Her laughter fell silent as the crude crayons were handed out. She hadn't been expecting to practice Fatewriting, and never in wax. The white sheets in front of her only reminded her of her last book she had written. Every creature, every event, every little detail had come to life so quickly. She didn't want to write, no not ever again. But this time, things were different. She simply had no choice.There was only one future, and she had to write it. Otherwise everything was going to go wrong.
Just in front of me sat the little boy who had collected all of us here. Our words were his last hope. We could construct his life, or destroy it. Fatewriting wasn't supposed to be like this, not with so many of here at once. The smelly finger of wax turned slowly in my hand. I glanced the room. Not a single one of us had drawn our first letter yet. A tear was rolling down the little boy's eyes.No one wanted to do this. It had never been done before.. to many details.. Then to eventually wrap it up and end it- ultimately he was going die... Or was he?
After he left this room, time said he was supposed to die. I could tell, all us knew it. We were here to defy the master time weavers, and give him a fully spun life. Meaning we had write out every detail.
I placed my crayon down, and shortly after you could hear the others do the same. Most got up and stumbled out of room, blind from hot tears. A few approached him and apologized, they weren't ready to do this, they couldn't break time's laws and play God.After all, who else should decide when we live, what we do, and how and when we die?They asked the question as though he would know the answer.
Within a few moments, I was the only one left in the room besides the boy. His eyes searched mine, confounded and confused.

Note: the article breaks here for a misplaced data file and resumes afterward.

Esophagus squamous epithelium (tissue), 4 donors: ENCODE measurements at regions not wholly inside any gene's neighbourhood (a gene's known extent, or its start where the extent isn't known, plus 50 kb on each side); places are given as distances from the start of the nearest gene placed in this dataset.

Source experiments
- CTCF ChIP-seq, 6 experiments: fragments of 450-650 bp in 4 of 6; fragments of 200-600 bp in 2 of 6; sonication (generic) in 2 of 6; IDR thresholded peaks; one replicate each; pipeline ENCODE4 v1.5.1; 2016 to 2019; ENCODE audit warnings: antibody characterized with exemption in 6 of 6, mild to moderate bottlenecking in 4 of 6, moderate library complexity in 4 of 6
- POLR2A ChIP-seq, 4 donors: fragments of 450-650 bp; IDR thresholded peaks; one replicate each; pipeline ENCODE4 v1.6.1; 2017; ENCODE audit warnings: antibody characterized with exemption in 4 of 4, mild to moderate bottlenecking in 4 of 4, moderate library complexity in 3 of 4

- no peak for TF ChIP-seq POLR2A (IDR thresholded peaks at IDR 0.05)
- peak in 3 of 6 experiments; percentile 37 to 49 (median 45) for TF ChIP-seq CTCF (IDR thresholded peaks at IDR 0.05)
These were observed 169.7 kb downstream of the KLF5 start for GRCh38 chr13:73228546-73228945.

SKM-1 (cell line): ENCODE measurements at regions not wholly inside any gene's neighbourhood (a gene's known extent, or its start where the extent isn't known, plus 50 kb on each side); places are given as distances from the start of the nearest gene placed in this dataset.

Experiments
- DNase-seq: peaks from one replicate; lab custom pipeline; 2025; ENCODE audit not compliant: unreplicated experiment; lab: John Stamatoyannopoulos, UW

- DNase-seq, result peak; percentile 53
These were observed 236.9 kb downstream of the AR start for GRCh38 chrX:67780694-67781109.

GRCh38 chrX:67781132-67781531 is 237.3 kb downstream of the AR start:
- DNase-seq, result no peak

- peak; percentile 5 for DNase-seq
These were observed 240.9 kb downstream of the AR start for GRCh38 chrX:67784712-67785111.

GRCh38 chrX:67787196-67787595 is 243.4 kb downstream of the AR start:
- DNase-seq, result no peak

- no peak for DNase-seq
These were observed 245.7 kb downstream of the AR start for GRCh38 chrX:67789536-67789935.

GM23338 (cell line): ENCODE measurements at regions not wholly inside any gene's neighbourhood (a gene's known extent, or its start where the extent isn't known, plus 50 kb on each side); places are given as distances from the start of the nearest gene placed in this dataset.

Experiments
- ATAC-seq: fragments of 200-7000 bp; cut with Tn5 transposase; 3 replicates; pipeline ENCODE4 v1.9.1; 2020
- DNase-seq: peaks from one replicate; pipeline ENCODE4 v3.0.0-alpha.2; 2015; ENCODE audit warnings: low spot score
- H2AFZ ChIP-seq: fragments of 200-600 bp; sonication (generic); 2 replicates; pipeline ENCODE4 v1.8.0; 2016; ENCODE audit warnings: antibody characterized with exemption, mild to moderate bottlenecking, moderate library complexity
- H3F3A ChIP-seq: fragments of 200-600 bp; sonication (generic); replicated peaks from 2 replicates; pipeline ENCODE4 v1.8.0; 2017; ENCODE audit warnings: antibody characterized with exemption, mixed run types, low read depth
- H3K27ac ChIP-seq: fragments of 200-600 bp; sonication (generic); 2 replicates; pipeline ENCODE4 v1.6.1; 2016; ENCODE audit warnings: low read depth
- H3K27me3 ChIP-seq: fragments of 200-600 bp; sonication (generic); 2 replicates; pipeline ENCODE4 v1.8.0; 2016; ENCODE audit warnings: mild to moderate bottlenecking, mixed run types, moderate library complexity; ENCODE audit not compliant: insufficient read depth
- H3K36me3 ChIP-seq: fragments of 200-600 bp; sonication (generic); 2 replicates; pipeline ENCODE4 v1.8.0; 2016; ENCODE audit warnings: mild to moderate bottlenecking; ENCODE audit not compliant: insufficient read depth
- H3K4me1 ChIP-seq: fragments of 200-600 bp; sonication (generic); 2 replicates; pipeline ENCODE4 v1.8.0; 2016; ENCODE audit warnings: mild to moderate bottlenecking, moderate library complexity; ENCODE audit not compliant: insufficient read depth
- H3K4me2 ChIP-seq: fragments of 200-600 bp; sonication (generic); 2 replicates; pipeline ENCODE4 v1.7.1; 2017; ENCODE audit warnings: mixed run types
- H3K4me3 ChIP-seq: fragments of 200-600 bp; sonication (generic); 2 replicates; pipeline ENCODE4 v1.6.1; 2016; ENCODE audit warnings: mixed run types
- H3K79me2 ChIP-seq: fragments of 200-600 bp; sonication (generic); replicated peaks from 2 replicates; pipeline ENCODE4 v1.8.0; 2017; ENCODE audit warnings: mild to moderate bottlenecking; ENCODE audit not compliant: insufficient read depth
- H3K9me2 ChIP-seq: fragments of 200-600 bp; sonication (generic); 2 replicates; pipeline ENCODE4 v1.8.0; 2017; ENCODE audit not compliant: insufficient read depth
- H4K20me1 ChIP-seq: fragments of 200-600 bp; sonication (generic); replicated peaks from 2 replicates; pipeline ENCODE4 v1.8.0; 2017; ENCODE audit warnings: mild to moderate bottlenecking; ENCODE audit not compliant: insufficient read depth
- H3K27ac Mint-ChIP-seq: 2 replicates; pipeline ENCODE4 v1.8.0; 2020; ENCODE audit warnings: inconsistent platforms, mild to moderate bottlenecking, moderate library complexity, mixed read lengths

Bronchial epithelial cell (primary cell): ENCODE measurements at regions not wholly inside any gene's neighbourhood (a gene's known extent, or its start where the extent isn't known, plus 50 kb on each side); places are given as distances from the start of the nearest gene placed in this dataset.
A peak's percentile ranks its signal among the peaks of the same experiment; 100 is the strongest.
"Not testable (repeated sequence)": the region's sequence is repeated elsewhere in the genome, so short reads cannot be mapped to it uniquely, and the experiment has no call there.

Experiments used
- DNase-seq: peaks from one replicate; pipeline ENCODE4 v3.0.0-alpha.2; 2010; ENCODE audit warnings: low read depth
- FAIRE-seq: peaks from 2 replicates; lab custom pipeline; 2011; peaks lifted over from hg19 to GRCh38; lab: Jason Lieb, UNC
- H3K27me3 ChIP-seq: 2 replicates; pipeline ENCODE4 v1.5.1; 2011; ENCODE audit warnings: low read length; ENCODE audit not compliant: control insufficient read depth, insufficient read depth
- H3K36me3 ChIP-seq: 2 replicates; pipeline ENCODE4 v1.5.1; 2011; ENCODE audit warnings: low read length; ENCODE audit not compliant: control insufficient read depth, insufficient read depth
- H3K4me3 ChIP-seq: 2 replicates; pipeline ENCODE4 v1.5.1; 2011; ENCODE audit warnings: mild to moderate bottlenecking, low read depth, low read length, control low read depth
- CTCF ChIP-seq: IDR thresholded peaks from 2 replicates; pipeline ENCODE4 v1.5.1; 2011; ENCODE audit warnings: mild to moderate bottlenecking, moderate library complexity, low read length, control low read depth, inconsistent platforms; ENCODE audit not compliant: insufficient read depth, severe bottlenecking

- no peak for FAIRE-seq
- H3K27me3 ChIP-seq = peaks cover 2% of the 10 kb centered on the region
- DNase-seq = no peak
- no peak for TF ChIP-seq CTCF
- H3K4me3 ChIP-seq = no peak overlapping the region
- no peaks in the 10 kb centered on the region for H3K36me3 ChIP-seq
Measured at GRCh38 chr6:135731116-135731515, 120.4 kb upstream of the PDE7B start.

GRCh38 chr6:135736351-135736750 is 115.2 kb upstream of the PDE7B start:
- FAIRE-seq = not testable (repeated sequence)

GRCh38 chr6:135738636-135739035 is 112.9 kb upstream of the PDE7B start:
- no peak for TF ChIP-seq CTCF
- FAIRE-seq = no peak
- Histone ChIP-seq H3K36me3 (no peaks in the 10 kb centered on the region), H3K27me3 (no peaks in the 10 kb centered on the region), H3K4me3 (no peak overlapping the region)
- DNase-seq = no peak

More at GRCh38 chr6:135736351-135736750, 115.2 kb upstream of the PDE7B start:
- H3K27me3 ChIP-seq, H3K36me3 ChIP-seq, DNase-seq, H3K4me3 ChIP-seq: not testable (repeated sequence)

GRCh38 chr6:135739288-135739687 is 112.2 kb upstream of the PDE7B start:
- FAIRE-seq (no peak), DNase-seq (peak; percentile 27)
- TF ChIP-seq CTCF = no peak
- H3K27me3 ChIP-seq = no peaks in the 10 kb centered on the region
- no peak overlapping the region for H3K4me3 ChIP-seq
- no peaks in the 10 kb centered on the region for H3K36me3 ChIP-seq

"You can't practice this kind of thing. You get one shot, the end. Only one fate, out of all of ours, could be followed, and no one would know whose it would be. So all of our work go down drain if someone else's chosen, and whoever finishes first is also the one who gives you the shortest life, or the least detailed." I explained. He looked at me like I had six heads. "Who is ready to write a child's impeding death?" He nodded, understanding at least that much.
"So I'll write you in as a fatewriter."
His eyes widened immensely, instantly. "Did you really think I was going to write your tombstone?" I questioned him, amused.
"I've never met you before. I don't know who are, child. That's another reason why everyone left. We didn't know what to write. And when it's like this, we can't write without knowing that kind of stuff."
Now was the time to defy his fate.
I set the crayon aside, and pulled out my threads from my bag, along with my pen and thick notebook. Fatewriters could write future of objects as well, and I was ready to complete such a task myself, as to preserve my creation. I noted down the threads' new lifespan- eternity- and who could work with it-me and this child. At the bottom of the page I put that child was a skilled fatewriter, and that both of us could outwrite time. No one could decide our fates besides us should we choose to write our own. I then pulled the page out and set it aflame, gone, the paper could not be undone unless I wrote it back into existence.
Tossing the threads him, I got up and left the room. How he created his new fate was up to him.
25 hundred thousand years later I sat before him one again, after many lives of mine had come and gone.
"So I hear they called you Zeus back in Greece. Why the sudden name change?" I sat back, chuckling...